In Re: Deepwater Horizon


NON DISPOSITIVE PUBLISHED OPINION FILED which is a supplement to the original opinion filed on June 4, 2014. Judge: CDK , Judge: FPB , Judge: JLD. [12-30883]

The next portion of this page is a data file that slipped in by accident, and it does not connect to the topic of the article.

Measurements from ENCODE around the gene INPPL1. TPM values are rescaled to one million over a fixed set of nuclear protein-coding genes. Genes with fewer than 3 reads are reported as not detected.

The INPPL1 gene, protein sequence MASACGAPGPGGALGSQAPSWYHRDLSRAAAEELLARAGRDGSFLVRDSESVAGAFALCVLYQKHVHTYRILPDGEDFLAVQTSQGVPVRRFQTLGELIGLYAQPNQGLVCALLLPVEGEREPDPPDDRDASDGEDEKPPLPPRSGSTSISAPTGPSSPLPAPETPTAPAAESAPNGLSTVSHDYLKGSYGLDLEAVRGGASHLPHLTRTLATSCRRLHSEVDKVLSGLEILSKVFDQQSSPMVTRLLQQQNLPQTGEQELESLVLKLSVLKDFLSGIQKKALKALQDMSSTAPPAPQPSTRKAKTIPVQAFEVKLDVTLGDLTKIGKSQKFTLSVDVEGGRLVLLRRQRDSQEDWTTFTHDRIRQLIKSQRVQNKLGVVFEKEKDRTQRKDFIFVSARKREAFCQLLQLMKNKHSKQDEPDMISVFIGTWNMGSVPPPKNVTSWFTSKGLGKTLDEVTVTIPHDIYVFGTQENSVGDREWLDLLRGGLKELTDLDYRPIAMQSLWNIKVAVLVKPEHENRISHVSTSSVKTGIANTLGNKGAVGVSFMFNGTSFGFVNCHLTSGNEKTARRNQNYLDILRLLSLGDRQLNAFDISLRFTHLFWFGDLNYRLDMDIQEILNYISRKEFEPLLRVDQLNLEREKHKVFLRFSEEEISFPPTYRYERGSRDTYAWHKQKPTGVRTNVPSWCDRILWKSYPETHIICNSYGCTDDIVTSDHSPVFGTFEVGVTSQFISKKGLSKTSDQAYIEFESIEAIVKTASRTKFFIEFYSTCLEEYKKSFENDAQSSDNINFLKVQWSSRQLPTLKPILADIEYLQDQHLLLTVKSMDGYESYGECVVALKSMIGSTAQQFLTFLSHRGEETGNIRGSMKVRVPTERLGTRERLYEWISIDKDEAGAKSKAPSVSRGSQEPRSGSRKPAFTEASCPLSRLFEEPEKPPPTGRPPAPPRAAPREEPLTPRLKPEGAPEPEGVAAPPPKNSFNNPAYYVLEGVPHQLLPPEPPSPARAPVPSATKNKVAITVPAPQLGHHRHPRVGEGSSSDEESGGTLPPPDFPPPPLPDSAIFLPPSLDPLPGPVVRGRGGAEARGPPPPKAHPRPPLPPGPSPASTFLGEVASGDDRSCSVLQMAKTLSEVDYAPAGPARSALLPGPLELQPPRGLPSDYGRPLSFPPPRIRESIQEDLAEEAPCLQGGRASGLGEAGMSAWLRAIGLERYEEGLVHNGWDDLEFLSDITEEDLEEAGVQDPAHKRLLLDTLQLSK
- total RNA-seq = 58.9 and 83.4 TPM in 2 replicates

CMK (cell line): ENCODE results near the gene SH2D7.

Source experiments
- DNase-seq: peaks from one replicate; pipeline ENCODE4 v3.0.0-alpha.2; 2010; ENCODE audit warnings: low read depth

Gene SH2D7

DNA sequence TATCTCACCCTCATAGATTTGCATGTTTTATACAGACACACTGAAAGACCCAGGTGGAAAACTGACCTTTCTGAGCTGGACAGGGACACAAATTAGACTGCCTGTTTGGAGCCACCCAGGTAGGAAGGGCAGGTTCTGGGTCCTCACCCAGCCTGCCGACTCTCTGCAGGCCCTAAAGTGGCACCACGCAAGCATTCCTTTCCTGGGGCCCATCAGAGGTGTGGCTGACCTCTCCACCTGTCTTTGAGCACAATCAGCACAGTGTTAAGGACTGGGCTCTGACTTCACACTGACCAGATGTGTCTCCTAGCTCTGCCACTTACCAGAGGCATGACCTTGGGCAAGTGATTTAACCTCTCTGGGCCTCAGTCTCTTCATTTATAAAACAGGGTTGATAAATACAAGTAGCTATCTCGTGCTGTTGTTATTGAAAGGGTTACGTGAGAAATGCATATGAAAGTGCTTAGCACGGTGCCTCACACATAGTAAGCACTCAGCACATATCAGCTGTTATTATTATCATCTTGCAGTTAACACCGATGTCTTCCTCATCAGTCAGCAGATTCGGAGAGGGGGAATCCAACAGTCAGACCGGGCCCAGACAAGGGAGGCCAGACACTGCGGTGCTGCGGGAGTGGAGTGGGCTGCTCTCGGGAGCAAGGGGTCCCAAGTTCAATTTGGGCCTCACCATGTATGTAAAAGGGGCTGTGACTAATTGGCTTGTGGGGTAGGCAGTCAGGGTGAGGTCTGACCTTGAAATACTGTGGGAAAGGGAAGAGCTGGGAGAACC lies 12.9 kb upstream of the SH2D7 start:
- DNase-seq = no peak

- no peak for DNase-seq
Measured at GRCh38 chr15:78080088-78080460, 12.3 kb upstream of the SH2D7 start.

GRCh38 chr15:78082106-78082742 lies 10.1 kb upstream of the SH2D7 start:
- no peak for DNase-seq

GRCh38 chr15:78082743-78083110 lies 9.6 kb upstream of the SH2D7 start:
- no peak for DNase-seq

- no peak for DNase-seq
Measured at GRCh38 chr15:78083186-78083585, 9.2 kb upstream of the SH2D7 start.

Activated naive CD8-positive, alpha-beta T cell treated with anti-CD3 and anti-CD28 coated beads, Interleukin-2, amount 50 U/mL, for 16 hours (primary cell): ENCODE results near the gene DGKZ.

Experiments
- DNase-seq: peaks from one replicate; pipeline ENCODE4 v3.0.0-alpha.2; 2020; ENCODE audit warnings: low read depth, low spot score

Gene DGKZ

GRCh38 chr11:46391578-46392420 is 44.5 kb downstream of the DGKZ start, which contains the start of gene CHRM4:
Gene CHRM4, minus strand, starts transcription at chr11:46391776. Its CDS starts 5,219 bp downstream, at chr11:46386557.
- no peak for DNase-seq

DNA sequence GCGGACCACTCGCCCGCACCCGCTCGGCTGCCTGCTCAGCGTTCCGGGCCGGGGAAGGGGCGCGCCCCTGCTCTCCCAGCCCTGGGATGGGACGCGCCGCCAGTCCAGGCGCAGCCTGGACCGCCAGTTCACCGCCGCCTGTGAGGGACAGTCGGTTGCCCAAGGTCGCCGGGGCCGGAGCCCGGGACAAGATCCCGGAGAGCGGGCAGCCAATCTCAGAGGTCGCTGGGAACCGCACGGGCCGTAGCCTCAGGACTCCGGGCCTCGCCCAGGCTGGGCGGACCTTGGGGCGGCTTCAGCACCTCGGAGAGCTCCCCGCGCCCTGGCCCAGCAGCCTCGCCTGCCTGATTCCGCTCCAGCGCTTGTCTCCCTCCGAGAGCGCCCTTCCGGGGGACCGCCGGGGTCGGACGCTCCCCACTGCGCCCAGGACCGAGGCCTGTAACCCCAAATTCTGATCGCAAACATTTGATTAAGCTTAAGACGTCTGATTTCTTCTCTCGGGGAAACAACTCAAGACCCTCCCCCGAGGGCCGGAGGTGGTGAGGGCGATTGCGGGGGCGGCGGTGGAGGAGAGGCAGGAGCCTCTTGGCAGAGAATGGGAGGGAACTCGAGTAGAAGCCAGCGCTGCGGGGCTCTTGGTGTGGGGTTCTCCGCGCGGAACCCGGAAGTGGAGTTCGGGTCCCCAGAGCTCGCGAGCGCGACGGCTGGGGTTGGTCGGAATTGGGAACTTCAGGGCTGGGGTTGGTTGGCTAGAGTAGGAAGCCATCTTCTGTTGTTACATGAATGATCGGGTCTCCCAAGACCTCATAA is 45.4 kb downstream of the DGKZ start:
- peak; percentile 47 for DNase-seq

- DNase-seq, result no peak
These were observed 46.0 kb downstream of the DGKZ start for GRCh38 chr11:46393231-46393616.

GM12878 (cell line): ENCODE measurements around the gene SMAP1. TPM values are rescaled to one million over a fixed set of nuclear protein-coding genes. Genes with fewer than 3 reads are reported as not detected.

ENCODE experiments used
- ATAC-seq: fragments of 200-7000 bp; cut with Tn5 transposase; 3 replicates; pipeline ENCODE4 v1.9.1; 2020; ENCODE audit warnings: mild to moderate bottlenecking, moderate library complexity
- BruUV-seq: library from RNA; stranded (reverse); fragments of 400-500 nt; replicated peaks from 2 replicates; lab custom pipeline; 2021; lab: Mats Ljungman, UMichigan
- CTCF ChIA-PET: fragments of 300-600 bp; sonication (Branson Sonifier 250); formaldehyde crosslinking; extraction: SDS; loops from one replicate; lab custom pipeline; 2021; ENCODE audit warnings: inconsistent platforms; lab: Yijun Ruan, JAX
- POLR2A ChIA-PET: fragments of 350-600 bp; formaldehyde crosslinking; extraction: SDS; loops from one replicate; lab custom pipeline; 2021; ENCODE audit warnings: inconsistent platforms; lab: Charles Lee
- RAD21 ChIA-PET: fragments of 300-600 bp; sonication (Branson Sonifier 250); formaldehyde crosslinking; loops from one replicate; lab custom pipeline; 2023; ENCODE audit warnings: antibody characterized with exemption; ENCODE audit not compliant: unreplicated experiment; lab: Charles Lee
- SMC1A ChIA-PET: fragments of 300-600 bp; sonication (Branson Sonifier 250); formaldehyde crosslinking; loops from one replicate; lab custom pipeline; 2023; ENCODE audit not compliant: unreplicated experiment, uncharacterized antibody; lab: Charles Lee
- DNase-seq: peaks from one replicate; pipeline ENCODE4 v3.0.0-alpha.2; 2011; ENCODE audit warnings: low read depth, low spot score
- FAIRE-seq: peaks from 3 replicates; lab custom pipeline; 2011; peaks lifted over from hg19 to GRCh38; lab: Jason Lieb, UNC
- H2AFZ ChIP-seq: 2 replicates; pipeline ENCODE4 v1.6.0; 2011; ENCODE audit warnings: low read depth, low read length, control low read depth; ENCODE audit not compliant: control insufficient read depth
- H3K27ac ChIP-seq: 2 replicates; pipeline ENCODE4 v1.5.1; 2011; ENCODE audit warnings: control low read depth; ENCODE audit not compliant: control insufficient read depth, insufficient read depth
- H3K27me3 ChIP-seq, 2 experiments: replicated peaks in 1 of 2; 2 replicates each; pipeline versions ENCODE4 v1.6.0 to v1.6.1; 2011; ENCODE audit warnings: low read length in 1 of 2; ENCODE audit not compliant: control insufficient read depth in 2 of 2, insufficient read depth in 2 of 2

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Case: 12-30883 Document: 00512827624 Page: 1 Date Filed: 11/05/2014 IN THE UNITED STATES COURT OF APPEALS FOR THE FIFTH CIRCUIT United States Court of Appeals Fifth Circuit No. 12-30883 FILED November 5, 2014 IN RE: DEEPWATER HORIZON _____________________________________________________ Lyle W. Cayce Clerk UNITED STATES OF AMERICA, Plaintiff - Appellee v. B.P. EXPLORATION & PRODUCTION, INCORPORATED; ANADARKO PETROLEUM CORPORATION, Defendants - Appellants Appeals from the United States District Court for the Eastern District of Louisiana Before KING, BENAVIDES, and DENNIS, Circuit Judges. PER CURIAM: Appellants B.P. Exploration & Production, Inc. (“BP”) and Anadarko Petroleum Corporation (“Anadarko”) have filed petitions for en banc rehearing of our judgment affirming the lower court’s grant of partial summary judgment. The en banc petitions remain pending. Although the parties have not filed separate petitions for panel rehearing, BP has “request[ed] that the panel reconsider its analysis.” BP Pet. Reh’g 9. We have done so, and we have also considered the arguments raised by Anadarko, which contends, inter alia, that the panel opinion is “likely to sow error in the ongoing trial below.” Case: 12-30883 Document: 00512827624 Page: 2 Date Filed: 11/05/2014 No. 12-30883 Anadarko Pet. Reh’g 13. We disagree with this characterization of our opinion, but, for the sake of clarity, we address some of the arguments raised in the petitions for rehearing en banc. For the reasons discussed below, Appellants’ arguments fail to persuade us that we erred or need to alter our decision to affirm the district court’s grant of partial summary judgment. This case involves the federal government’s civil enforcement action under Section 311 of the Clean Water Act (CWA), 33 U.S.C. § 1321(b)(7)(A), stemming from the 2010 Deepwater Horizon oil spill in the Gulf of Mexico. Section 311, a strict liability provision, mandates the assessment of fines on the owners or operators of any vessel or facility “from which oil or a hazardous substance is discharged.” Id. In the panel opinion, we affirmed summary judgment on the issue of Appellants’ liability under that provision. Interpreting the CWA according to its plain terms, we held that “a vessel or facility is a point ‘from which oil or a hazardous substance is discharged’ if it is a point at which controlled confinement is lost.” In re Deepwater Horizon, 753 F.3d 570, 573 (5th Cir. 2014) (quoting 33 U.S.C. § 1321(b)(7)(A)). We further determined that BP and Anadarko, as co-owners of the Macondo Well (the “well”), are liable under Section 311 because there was no dispute of material fact that controlled confinement of oil was lost in the well. Appellants’ various arguments challenging this holding can be grouped into two categories: those based on purported factual errors in the panel opinion, and those based on purported errors in the panel opinion’s legal analysis. We address each in turn. I. Purported Factual Errors in the Panel Opinion Anadarko first contends that the panel opinion was premised on a mistake of fact, pointing to the following sentence in the opinion’s statement of facts: “As part of this preparation [for the Deepwater Horizon’s departure from the well site], the well had been lined and sealed with cement.” In re Deepwater 2 Case: 12-30883 Document: 00512827624 Page: 3 Date Filed: 11/05/2014 No. 12-30883 Horizon, 753 F.3d at 573. Anadarko argues that, “[c]ontrary to the assumption of the Panel, all parties to this appeal agree that the cement never sealed off the well from the oil and gas in the rock formation beneath it.” Anadarko Pet. Reh’g 2. Anadarko further contends that this purported factual error has created, and will continue to create, issues in the proceedings before the lower court. Anadarko Pet. Reh’g 13. We are doubtful that the panel opinion has created any confusion on this issue. Nevertheless, we here clarify that the above statement was not intended to imply that the cement created a successful seal in the well. Anadarko is correct that all parties agree—and the record is clear—that the cement job failed to prevent hydrocarbons—e.g., oil—from migrating into the wellbore. Indeed, in the sentence following the one at issue, we stated that, “[b]efore the Deepwater Horizon departed, this cement failed, resulting in the high-pressure release of gas, oil, and other fluids.” In re Deepwater Horizon, 753 F.3d at 571. In any event, this issue is a red herring. Whether the cement initially sealed the well was immaterial to the panel opinion’s holding. As discussed in more detail below, it is only the fact that the cement in the well ultimately failed to stop the flow of oil (regardless of whether the cement at any prior point functioned as expected), and that control was therefore lost in the well, that prompted our determination that the well was a point “from which oil or a hazardous substance [was] discharged.” 33 U.S.C. § 1321(b)(7)(A). Anadarko also argues that the panel’s holding has effectively denied it its Seventh Amendment right to a jury trial, as Anadarko was not permitted to put forward evidence regarding where controlled confinement was lost. However, the lower court placed no limit on the admissible evidence Anadarko could put forward in opposition to the Government’s motion for summary judgment, and in support of its cross-motion for summary judgment, on the issue of Anadarko’s Section 311 liability. Moreover, in its summary judgment 3 Case: 12-30883 Document: 00512827624 Page: 4 Date Filed: 11/05/2014 No. 12-30883 briefing, Anadarko conceded that there were no disputes of material fact with respect to this issue. See No. 2:10-MD-2179, Doc. 5113-2. 1 Undoubtedly aware of this concession, Anadarko now contends that it could not have anticipated either the lower court’s or the panel’s “unprecedented” interpretations of Section 311—finding liability based on where “the uncontrolled movement of oil began,” In re Oil Spill by Oil Rig Deepwater Horizon in Gulf of Mexico, on Apr. 20, 2010, 844 F. Supp. 2d 746, 758 (E.D. La. 2012), and where “controlled confinement [was] lost,” In re Deepwater Horizon, 753 F.3d at 573, respectively. But in its summary judgment briefing before the lower court, Anadarko was aware that “control” of the oil might be at issue. In support of its argument that the oil was discharged from the Deepwater Horizon, Anadarko stated, “the owners and operators of the vessel . . . failed to maintain control of the Macondo Well, and as a result of that failure, hydrocarbons discharged from the vessel and its appurtenances into the Gulf of Mexico.” No. 2:10-MD-2179, Doc. 51132, at 4 (emphasis added). 2 In any event, there are no additional facts that would alter our conclusion that controlled confinement was lost in the well. As we stated in the panel opinion, the only facts material to this analysis are undisputed. First, there is no question that Anadarko and BP are co-owners of the well. Nor do Appellants dispute that, as a result of the cement’s failure, oil flowed into the well and, eventually, into the Gulf of Mexico. Before the lower court, in their responses to the Government’s statement of undisputed facts, Appellants conceded for the purposes of summary judgment that “the cement Anadarko did note that there may be disputed facts warranting a jury trial regarding the issue of whether Anadarko is an “owner, operator or person in charge” under 33 U.S.C. § 1321(b)(7)(A). See No. 2:10-MD-2179, Doc. 5113-2, at 2 n.2; Doc. 5280, at 10 n.7. But that issue was never before us. 2 Indeed, Anadarko deemed this “factor . . . crucial to the resolution of these motions [for summary judgment].” No. 2:10-MD-2179, Doc. 5113-2, at 4. 1 4 Case: 12-30883 Document: 00512827624 Page: 5 Date Filed: 11/05/2014 No. 12-30883 job failed to prevent hydrocarbons in the formation from migrating into the wellbore.” No. 2:10-MD-2179, Doc. 5113-3, at 5–6; see also Doc. 5124-1, at 2. Appellants further conceded that “[t]he Macondo well cement job was critical for maintaining well control.” No. 2:10-MD-2179, Doc. 5124-1, at 2 (emphasis added); see also Doc. 5113-3, at 5 (stating that the “cement job was a means of maintaining well control”). 3 Even in their petitions for rehearing, Appellants do not dispute these facts. However, Anadarko now argues that, because the cement never properly sealed the well, the well “could not have been the ‘point at which controlled confinement’ of oil was ‘lost’ because oil was never confined in the well to start.” 4 Anadarko Suppl. Br. in Supp. of Pet. Reh’g 7. But that the cement—undisputedly placed in the well—failed to perform its function as a barrier to the flow of oil only underscores that controlled confinement was lost in the well. 5 Both BP and Anadarko attempt to shift the focus to the Deepwater Horizon and its appurtenances (owned by the Transocean entities), arguing that control was lost either (1) when the blowout preventer failed, or (2) when the drilling mud (which Anadarko contends is an appurtenance of the Transocean vessel) was displaced with seawater, causing oil to enter the well. But, as discussed in more detail below, our determination that controlled confinement was lost in the well does not preclude the possibility that We note that federal regulations not at issue here, but addressed in subsequent proceedings in this case, require that well owners “take necessary precautions to keep wells under control at all times.” 30 C.F.R. § 250.401; see also 30 C.F.R. § 250.420(a) (requiring that well owners’ “casing and cementing programs . . . [p]revent the direct or indirect release of fluids from any stratum through the wellbore into offshore waters”). 4 It is worth noting that this argument would foreclose Appellants’ separate argument, discussed below, that the blowout preventer—which also failed to perform its function of containing oil in the well—was a point at which controlled confinement was lost. 5 Although Anadarko argues that “[a]t the temporary abandonment stage of a well, the well is not intended to ‘control’ or ‘confine’ oil,” Anadarko Suppl. Br. in Supp. of Reh’g 6, it is nonetheless undisputed that the cement placed in the well was intended to do so. 3 5 Case: 12-30883 Document: 00512827624 Page: 6 Date Filed: 11/05/2014 No. 12-30883 controlled confinement was also lost elsewhere, an issue that we did not need to rule on. Further, with respect to the drilling mud, there is no dispute that its removal “allowed oil to escape from the formation” and into the well. Anadarko Suppl. Br. in Supp. of Pet. Reh’g 7. Again, the focus is on the well, and we come back to the loss of controlled confinement in the well. Moreover, the blowout preventer was not the first and only barrier to the discharge of oil. Rather, in BP’s own words, “a [blowout preventer] . . . ‘operates as a failsafe device designed to stop a blowout from progressing and, in the event of loss of control, seal the well and stop the flow of oil.’” BP Blue Br. 11–12 (emphasis added) (quoting Bricklayers & Masons Local Union No. 5 Ohio Pension Fund v. Transocean Ltd., 866 F. Supp. 2d 223, 230–31 (S.D.N.Y. 2012)). Thus, as BP implies, a blowout preventer becomes necessary only when control of the oil has already been lost. Indeed, by contending that the court erred in determining “that controlled confinement of oil was irretrievably lost in the well,” BP Suppl. Br. in Supp. of Pet. Reh’g 8, BP appears to concede that controlled confinement was initially lost in the well. Therefore, Appellants’ contention that controlled confinement was not lost in the well is belied by the undisputed facts in the record and by Appellants’ own admissions. II. Purported Legal Errors in the Panel’s Opinion Appellants also challenge the panel’s legal conclusion that “a vessel or facility is a point ‘from which oil or a hazardous substance is discharged’ if it is a point at which controlled confinement is lost.” In re Deepwater Horizon, 753 F.3d at 573 (quoting 33 U.S.C. § 1321(b)(7)(A)). As an initial matter, BP suggests that the panel “realized” that “only one instrumentality can bear [CWA] liability for a discharge of a given quantum of oil,” BP Pet. Reh’g 10, and that the opinion’s “logic . . . suggests that Transocean . . . could not be held liable at all,” BP Pet. Reh’g 2. Although Appellants would 6 Case: 12-30883 Document: 00512827624 Page: 7 Date Filed: 11/05/2014 No. 12-30883 perhaps have preferred that the court adopt its “single instrumentality” theory, we did no such thing. See In re Deepwater Horizon, 753 F.3d at 573 (“[A] vessel or facility is a point ‘from which oil or a hazardous substance is discharged’ if it is a point at which controlled confinement is lost” (emphasis added)). The opinion makes clear that “any culpability on the part of the Deepwater Horizon’s operators does not exempt the well owners from the liability at issue here.” Id. at 575. Because the Transocean entities settled, we did not need to consider whether the oil discharged from the well might also have constituted a “discharge” from the Deepwater Horizon. Nor did we need to decide for purposes of other hypothetical scenarios not at issue here precisely under what circumstances civil penalty liability attaches for the owners and operators of vessels or facilities “upstream” and “downstream” from the facility or vessel at which controlled confinement was lost. Appellants also attempt to distinguish the cases we relied upon in support of our holding. Anadarko points to the fact that there is “no reported decision in which the owner of a facility has been held liable for penalties after a discharge from a vessel connected to the facility.” Anadarko Pet. Reh’g 7. BP similarly argues that “the cases on which the panel relied . . . . address the different situation where oil is discharged from a single instrumentality into the environment and it simply happens to flow across property owned by third parties (who bear no coequal legal responsibility as rig owners and operators to keep the oil confined) before reaching water.” BP Pet. Reh’g 11. These arguments may be true so far as they go, 6 but only because no prior reported Some of the cases cited in the panel opinion may very well have involved instances in which oil discharged from one facility traversed through a second facility, both of which could have been subject to liability under Section 311. For example, in Pepperell Associates v. EPA, 246 F.3d 15 (1st Cir. 2001), which involved oil that spilled from a factory, through a sewer, and ultimately into a creek, id. at 20, the sewer, in addition to the factory, may have been considered an “onshore facility,” see 33 U.S.C. § 1321(a)(10) (defining “onshore facility” 6 7 Case: 12-30883 Document: 00512827624 Page: 8 Date Filed: 11/05/2014 No. 12-30883 cases have presented facts that are directly analogous to those in the present case. Moreover, Appellants’ attempt to distinguish these cases is rooted in an assumption that only one instrumentality may be held liable for a given discharge, an issue that we explicitly did not reach. See BP Pet. Reh’g 11 (“[T]he cases on which the panel relied . . . do not speak at all to the real problem of assigning [CWA] liability between one of two mutually exclusive instrumentalities.”). As explained in the panel opinion, our holding is consistent both with the caselaw interpreting Section 311 and with its history of enforcement. The panel opinion points to several cases and agency decisions where owners of facilities received fines under Section 311 for oil that was released from their facility, even though that oil subsequently flowed through conduits or over property owned by third parties before entering navigable water. See Pepperell Assocs. v. EPA, 246 F.3d 15, 20 (1st Cir. 2001); Pryor Oil Co., Inc. v. United States, 299 F. Supp. 2d 804, 806 (E.D. Tenn. 2003); Union Petroleum Corp. v. United States, 651 F.2d 734, 56, 61–62 (Ct. Cl. 1981); In re D & L Energy, Inc., V–W–13 C–006 (EPA ALJ Feb. 27, 2013); In re Phila. Macaroni Co., CWA–III– 187 (EPA ALJ May 28, 1998). 7 Anadarko argues that these cases do not involve penalties under Section 311(b). This contention may be technically true, but it is of little consequence. Although Pepperell involved an appeal from an administrative determination that an onshore facility failed to prepare a broadly as “any facility (including, but not limited to, motor vehicles and rolling stock) of any kind located in, on, or under, any land within the United States other than submerged land”). 7 Anadarko challenges the panel opinion’s citation to the two EPA administrative orders which, according to Anadarko, are “inapposite and [have] no precedential significance.” Anadarko Pet. Reh’g 9, 10 n.4. But the panel never contended that these decisions were binding precedent. Rather, they were cited as relevant to rebut Appellants’ argument that their Section 311 liability was precluded by the fact that the property traversed by the oil was owned by a third party. See In re Deepwater Horizon, 753 F.3d at 574. Anadarko cites no authority rendering a statute’s administrative enforcement irrelevant in this context. 8 Case: 12-30883 Document: 00512827624 Page: 9 Date Filed: 11/05/2014 No. 12-30883 spill response plan under Section 311(j), the ALJ had also previously determined that the facility violated Section 311(b)(3), the provision at issue in this case. 246 F.3d at 20–22. Similarly, while Union Petroleum concerned cleanup costs under Section 311(i), rather than civil penalties under Section 311(b)(3), see 651 F.2d at 741, Section 311(i) applies “where an owner or operator of a vessel or an onshore facility or an offshore facility from which oil or a hazardous substance is discharged in violation of subsection (b)(3) of this section acts to remove such oil or substance,” 33 U.S.C. § 1321(i) (emphasis added). BP also argues that the court failed to address BP’s argument “that the location of the discharge depends on the instrumentality from which oil escapes confinement.” BP Pet. Reh’g 8. According to BP, “when oil simply moves from one confined instrumentality to another without escaping, no Clean Water Act violation can possibly occur.” BP Pet. Reh’g 9. Along those same lines, Anadarko asserts that “[c]ommonsense dictates that the movement of oil from a facility into a vessel does not retroactively become a ‘discharge’ within the meaning of Section 311(b)(7) because the oil later exits the vessel’s confinement into the environment.” Anadarko Pet. Reh’g 6; see also Anadarko Suppl. Br. in Supp. of Pet Reh’g 5. This argument—which, prior to the petitions for rehearing, was raised in a single sentence in BP’s opening brief, see BP Blue Br. 61 8—lacks merit. The opinion nowhere suggests that the mere act of moving oil from a facility into a vessel constitutes a discharge. Such an act does not result in oil entering navigable waters and does not necessarily denote a loss of controlled confinement. But it does not follow from this that when the The sentence reads: “It is undisputed that the only oil ever to escape confinement and reach water escaped from the Deepwater Horizon and its appurtenances and that only oil that reaches water is capable of . . . trigger[ing] Section 1321(b)(7) liability.” BP Blue Br. 61. 8 9 Case: 12-30883 Document: 00512827624 Page: 10 Date Filed: 11/05/2014 No. 12-30883 controlled confinement of oil in a facility is lost such that it enters a vessel and then navigable waters, only the vessel is liable. Neither the CWA nor “commonsense” dictate otherwise. Appellants further argue that it was improper for the Panel to include a “control” element in defining a “discharge” under the CWA. Anadarko asserts that, “[i]n its transitive form, the verb ‘discharge’ is defined as ‘[t]o release, as from confinement . . . .’ [and i]n its intransitive form, the verb ‘discharge’ is defined, in part, as ‘[t]o pour forth, emit, or release contents.’” Anadarko Pet. Reh’g 5 n.1 (quoting The American Heritage Dictionary of the English Language 530 (3d ed. 1992)). But as Anadarko’s own definitions suggest, the term “discharge” focuses not only on a loss of confinement but on the act of “releas[ing].” This connotes a loss of control. BP argues that inclusion of a “control” element to the test improperly “smuggles [into the case] negligence concepts” inconsistent with “the statute’s strict liability, locational test.” BP Suppl. Br. in Supp. of Pet. Reh’g 6–10. However, the inquiry the panel engaged in—determining whether the well was a point at which controlled confinement was lost (without regard to which party, if any, was responsible for the loss of control)—is entirely consistent with such a test. Anadarko contends that including a control element is also problematic because it would mean that “controlled discharges would not be prohibited” by Section 311. Anadarko Pet. Reh’g 5. This argument is unpersuasive. It appears that Anadarko is arguing that the control element would preclude CWA liability in situations when a party intended to discharge oil and other hazardous substances. But this confuses the terms “control” and “intent.” There is no reason, under our construction of discharge, why a party would not be liable when it intentionally gives up control of oil that had been confined within a facility or vessel that it owned or operated. 10 Case: 12-30883 Document: 00512827624 Page: 11 Date Filed: 11/05/2014 No. 12-30883 Anadarko also attacks the panel opinion’s standard for determining the point from which oil is discharged as “unworkable.” Anadarko hypothesizes “a system where 24 separately owned and operated wells connect to a vessel, which connects to a pipeline, which connects to a floating platform, which interconnects with an interstate pipeline, which interconnects with an onshore facility dozens of miles away,” and asks: “How could a fact-finder find the precise point where ‘controlled confinement is lost’ within that system?” Anadarko Pet. Reh’g 8. Anadarko, however, fails to give any reasons explaining why it would be difficult to determine where controlled confinement is lost in an interconnected system. In this case, for instance, it was not difficult to determine that the controlled confinement of oil was lost in the well. Second, Anadarko’s hypothetical again assumes that there may only be a single point at which controlled confinement is lost, an issue we did not rule on. Both BP and Anadarko also contend that the panel should have applied the rule of lenity or the anti-penalty canon to construe Section 311 narrowly so as not to apply to them. However, such presumptions are warranted only “if, after considering text, structure, history, and purpose, there remains a grievous ambiguity or uncertainty in the statute, such that the Court must simply guess as to what Congress intended.” Barber v. Thomas, 560 U.S. 474, 488 (2010) (internal citation and quotation marks omitted). Here, because the text of Section 311, and the history of its application, clearly demonstrate that a vessel or facility is a point “from which oil or a hazardous substance is discharged,” 33 U.S.C. § 1321(b)(7)(A), if it is a point at which controlled confinement is lost, we decline Appellants’ appeals to the rule of lenity and the anti-penalty canon. Finally, BP argues that it is not, “as the panel thought, attempting to introduce concepts of ‘third-party fault’ into the strict-liability scheme of the 11 Case: 12-30883 Document: 00512827624 Page: 12 Date Filed: 11/05/2014 No. 12-30883 [CWA].” BP Pet. Reh’g 14. But this argument is contradicted by Appellants’ briefing in this case, both before the panel and before the lower court. At multiple times in the course of this litigation, Appellants have attempted to shift liability to Transocean on the grounds that they were not at fault for the spill, but that Transocean was at fault. III. Conclusion For the reasons given in the panel opinion, as supplemented hereby, the panel continues to hold that the district court judgment was correct. 12